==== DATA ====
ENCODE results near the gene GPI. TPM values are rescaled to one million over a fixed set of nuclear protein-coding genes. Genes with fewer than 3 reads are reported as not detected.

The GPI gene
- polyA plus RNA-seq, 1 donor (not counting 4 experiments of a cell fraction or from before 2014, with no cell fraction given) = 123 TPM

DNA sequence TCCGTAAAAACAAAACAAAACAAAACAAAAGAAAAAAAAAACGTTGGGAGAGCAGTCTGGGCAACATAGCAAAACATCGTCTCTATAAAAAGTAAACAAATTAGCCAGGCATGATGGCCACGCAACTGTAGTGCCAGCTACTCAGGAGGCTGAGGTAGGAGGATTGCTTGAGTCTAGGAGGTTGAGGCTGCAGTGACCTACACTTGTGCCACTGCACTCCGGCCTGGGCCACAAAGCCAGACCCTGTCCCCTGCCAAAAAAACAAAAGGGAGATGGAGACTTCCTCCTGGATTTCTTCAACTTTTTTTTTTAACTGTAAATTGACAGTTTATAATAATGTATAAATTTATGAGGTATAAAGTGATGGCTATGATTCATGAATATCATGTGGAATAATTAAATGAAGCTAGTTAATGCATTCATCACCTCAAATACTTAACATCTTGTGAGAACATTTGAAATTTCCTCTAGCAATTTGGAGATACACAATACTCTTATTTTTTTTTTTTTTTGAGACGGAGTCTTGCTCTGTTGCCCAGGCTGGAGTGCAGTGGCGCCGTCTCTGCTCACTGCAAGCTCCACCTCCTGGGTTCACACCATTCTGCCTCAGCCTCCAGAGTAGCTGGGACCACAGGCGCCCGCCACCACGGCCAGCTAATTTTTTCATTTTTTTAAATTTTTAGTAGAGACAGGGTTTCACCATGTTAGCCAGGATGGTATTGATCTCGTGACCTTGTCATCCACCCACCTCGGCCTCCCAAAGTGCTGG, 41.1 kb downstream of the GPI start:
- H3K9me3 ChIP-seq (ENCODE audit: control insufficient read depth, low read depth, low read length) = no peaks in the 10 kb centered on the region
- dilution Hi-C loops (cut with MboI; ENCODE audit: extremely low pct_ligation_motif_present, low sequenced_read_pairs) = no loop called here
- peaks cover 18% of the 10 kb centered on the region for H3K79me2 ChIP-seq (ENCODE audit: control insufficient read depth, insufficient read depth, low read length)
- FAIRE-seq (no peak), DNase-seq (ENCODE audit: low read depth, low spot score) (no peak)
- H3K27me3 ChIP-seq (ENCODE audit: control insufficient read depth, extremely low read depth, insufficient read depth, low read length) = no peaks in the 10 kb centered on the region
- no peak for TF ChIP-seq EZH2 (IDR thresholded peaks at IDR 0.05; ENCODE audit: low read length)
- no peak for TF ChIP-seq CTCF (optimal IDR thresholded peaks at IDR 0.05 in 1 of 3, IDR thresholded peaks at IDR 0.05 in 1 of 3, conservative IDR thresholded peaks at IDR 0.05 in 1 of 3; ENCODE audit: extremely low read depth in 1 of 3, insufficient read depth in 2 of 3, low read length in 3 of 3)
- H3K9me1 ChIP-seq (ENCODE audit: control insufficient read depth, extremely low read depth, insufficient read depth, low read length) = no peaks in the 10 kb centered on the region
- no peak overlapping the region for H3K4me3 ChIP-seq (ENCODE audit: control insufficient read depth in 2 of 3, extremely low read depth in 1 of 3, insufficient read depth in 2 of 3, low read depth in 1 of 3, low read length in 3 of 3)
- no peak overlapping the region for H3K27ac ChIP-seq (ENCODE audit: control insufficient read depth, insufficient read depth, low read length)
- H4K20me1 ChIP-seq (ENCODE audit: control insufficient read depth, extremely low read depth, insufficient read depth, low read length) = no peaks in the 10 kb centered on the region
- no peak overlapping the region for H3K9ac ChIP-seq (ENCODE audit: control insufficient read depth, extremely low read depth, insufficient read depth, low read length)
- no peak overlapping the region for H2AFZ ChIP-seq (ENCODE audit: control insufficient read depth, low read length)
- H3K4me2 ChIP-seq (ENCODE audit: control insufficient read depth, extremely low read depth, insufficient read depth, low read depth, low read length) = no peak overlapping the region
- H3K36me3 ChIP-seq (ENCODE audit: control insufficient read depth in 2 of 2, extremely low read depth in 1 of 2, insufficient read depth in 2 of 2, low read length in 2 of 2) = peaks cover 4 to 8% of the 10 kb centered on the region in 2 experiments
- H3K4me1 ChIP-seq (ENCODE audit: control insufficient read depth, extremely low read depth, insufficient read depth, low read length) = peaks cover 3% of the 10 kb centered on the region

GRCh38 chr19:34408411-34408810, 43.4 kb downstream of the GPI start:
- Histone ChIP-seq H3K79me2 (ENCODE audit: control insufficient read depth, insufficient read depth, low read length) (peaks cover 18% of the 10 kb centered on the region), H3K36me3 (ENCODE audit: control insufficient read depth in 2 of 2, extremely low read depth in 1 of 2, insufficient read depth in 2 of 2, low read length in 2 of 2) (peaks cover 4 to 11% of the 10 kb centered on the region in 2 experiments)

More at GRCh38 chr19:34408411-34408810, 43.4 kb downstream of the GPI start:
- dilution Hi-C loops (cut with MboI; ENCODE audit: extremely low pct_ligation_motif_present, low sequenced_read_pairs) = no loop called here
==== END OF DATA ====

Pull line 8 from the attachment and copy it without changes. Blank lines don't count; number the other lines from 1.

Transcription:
- FAIRE-seq (no peak), DNase-seq (ENCODE audit: low read depth, low spot score) (no peak)